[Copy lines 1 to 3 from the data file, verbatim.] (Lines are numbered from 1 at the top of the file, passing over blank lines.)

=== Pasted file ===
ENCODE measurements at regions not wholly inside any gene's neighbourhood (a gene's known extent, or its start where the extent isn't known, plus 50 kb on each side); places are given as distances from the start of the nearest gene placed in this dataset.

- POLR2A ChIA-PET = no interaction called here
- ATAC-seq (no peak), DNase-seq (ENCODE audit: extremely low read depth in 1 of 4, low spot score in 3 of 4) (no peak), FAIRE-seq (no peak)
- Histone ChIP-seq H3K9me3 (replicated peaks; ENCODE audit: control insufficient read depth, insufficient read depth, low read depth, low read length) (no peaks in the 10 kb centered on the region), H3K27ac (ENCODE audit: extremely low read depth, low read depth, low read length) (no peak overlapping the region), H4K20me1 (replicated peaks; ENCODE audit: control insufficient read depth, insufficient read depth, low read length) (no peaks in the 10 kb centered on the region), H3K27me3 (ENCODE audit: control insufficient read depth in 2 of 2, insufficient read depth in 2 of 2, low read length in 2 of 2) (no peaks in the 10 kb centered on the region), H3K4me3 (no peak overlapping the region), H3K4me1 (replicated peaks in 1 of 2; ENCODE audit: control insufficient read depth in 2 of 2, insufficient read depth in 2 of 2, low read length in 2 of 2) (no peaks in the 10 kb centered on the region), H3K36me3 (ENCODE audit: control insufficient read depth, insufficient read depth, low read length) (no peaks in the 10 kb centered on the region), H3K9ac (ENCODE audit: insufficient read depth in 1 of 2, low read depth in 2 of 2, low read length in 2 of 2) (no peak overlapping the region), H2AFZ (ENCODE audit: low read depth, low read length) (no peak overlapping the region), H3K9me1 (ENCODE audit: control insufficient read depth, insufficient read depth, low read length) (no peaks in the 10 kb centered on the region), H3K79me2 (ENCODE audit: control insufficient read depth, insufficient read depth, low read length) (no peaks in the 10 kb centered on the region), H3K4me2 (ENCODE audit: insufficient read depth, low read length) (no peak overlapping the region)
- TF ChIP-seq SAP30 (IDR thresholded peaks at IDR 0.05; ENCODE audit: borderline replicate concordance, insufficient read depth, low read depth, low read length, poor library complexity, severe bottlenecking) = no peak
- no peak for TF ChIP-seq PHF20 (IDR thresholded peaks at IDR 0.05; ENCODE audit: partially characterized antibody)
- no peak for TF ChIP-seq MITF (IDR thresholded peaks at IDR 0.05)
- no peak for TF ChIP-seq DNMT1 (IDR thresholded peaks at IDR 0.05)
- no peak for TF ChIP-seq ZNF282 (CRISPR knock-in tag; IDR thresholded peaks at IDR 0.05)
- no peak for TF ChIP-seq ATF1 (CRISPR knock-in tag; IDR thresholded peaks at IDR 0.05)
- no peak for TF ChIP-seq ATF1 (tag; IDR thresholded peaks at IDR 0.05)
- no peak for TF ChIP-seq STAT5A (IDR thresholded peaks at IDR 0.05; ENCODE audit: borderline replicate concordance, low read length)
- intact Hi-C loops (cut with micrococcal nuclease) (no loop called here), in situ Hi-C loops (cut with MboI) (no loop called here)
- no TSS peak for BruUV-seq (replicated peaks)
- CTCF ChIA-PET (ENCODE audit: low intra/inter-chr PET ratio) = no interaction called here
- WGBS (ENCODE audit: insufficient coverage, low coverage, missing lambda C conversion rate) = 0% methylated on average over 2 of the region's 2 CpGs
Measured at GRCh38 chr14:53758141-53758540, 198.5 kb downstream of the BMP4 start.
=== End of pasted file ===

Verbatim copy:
ENCODE measurements at regions not wholly inside any gene's neighbourhood (a gene's known extent, or its start where the extent isn't known, plus 50 kb on each side); places are given as distances from the start of the nearest gene placed in this dataset.

- POLR2A ChIA-PET = no interaction called here
- ATAC-seq (no peak), DNase-seq (ENCODE audit: extremely low read depth in 1 of 4, low spot score in 3 of 4) (no peak), FAIRE-seq (no peak)